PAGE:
Millions of Americans love the fall season because it represents the time to watch professional players in the National Football League (NFL) play on Sunday television. Some die-hard fans even attend the stadiums to cheer them on in person. Although fans are aware of the risk of injury each week, they are just recently realizing the brain damage from contact sports like football can cause. A recent class action lawsuit from former professional players who have exhibited symptoms from their concussions years ago received a settlement from the NFL. There is more to be done, however.
Proactive Stance Regarding Head To Head Contact
Several years ago the NFL Commissioner decided to act proactively to help prevent concussions. He reworded rules that forbid players to launch themselves at the head or neck of other players who are in a defenseless stance. If your helmet comes off, that play is considered dead. Also, you have to leave the game and get it secured.
Head Contact Requires Independent Analysis
Another rule to help reduce brain injuries is to leave the game if you experience head contact. Teams must have an independent neurologist working with the team doctor to determine if a concussion has been suffered. There is no more shaking it of and returning to the game right away. It may not be for a quarter or after the half when a player can return after being hit in the head. In some cases they may not be allowed to return at all.
In decades past, many players might see stars or floaters, or even be stunned, but always took it for the team and returned to the game. Quarterbacks, receivers, and running backs all have the ball the most and are at most risk for being slammed to the ground and hitting their heads. It is a part of the way football is played. With modifications and observation, though, the basic tenets of the game are possible while making changes to make it safer. When the NFL realized the effects playing through concussions made on many of its players, it was a public relations nightmare. They had to show the past, current, and future players and fans they cared enough to make changes. There has been some controversy about how long they knew about the effect of concussions, but once it came to light, they had no other choice but to cooperate.
Brain Studies On Former NFL Deceased Players
An autopsy on the brain of former Chicago Bears Safety Dave Duerson following his suicide had alarming results. He was suffering from a degenerative brain disease called chronic traumatic encephalopathy (CTE). This is caused by many blows to the head and is commonly seen in many former NFL football players.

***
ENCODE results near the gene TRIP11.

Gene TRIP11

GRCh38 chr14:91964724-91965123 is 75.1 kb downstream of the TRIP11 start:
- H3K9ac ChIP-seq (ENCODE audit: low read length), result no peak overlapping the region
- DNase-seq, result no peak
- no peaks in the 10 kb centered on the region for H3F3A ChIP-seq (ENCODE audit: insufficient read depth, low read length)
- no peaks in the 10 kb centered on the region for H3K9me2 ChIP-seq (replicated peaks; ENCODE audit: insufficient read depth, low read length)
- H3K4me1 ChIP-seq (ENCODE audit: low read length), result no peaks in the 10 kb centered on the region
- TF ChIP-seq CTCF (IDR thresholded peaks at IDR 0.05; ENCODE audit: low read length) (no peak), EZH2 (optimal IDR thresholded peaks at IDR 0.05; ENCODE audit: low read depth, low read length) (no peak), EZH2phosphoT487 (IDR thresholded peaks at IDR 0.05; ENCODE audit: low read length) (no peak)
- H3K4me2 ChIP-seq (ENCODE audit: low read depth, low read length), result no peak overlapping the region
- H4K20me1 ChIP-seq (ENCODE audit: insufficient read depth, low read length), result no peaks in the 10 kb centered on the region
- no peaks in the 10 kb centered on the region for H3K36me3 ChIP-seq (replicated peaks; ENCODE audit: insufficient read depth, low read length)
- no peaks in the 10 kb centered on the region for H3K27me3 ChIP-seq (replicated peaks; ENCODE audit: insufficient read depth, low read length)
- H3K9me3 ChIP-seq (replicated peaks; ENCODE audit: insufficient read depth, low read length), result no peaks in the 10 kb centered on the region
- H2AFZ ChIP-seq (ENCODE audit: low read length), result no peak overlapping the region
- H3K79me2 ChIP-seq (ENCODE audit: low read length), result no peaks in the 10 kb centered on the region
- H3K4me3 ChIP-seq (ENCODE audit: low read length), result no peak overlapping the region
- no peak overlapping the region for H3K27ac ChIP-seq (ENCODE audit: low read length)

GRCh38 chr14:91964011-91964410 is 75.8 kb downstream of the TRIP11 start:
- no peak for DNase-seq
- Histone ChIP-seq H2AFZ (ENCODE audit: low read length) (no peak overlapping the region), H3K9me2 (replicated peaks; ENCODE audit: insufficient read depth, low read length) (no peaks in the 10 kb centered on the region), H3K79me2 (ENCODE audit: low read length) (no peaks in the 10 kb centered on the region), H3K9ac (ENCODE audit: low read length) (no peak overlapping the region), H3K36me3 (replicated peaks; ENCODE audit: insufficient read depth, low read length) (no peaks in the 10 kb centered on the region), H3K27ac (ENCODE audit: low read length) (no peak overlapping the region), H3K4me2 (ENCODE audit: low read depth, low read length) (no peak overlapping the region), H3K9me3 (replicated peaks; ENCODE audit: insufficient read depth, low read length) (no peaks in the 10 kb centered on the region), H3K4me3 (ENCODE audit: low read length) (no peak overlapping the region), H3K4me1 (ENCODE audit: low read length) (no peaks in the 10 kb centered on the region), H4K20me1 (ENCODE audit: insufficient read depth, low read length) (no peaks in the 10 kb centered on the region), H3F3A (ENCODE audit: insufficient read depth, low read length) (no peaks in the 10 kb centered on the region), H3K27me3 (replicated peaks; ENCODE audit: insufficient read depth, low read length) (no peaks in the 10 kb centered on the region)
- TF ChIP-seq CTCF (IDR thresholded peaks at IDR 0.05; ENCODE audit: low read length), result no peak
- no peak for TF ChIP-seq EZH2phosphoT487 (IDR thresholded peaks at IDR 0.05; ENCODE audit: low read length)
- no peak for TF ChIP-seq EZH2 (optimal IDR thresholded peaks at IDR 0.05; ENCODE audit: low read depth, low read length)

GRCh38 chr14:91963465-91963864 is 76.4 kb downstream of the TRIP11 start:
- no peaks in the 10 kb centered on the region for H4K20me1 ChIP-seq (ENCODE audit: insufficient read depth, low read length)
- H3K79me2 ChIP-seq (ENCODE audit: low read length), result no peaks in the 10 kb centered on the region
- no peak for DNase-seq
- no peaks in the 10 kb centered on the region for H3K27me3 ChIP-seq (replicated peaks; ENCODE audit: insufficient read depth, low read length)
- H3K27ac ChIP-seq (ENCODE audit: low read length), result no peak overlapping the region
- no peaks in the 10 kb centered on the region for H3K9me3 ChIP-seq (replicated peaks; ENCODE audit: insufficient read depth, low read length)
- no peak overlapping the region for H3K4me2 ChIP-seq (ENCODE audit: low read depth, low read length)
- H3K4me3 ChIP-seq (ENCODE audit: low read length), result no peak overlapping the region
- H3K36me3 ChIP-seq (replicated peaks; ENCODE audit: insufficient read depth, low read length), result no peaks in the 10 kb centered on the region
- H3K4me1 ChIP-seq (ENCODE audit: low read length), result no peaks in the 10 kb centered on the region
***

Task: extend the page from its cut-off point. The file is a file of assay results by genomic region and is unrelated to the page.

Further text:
Many experts point to the grueling schedule and increased speed of players in more recent years as an explanation of the increase of this disease. One former player made a simple suggestion to make players complaining of a headache sit out the rest of the game. Then give them a week away from practice
NFL Partners With Corporate Sponsors
Well, despite some of the bad press about brain injuries and suicides in former players, the NFL is still raking in billions from sponsors and fans. It is still a lucrative business venture. General Electric Corporation (GE) has partnered with the league with its Head Health Initiative. This $60 million alliance is designed to study head trauma in an indepth manner. The company Under Armour also joined forces with the group.
The less talked about affect of former NFL head trauma victims is the future pipeline of players coming from Pop Warner football. It takes years to get up to that level. Young players from 3rd to 8th grade suit up in paths and ready themselves for high school and college levels. Most do not move on to college ball, having burned themselves out by that point. However, if parents keep them from the sport and instead place them in other sports, what will the future of college and the NFL look like? Taking a niagen supplement is certainly becoming a more mainstream to help treat the effects of head trauma. If parents feel the fixes are just cosmetic and not serious, the league may find a backlash of a different sort. Only time will tell. In the meantime most of us will keep watching the pros on Sundays.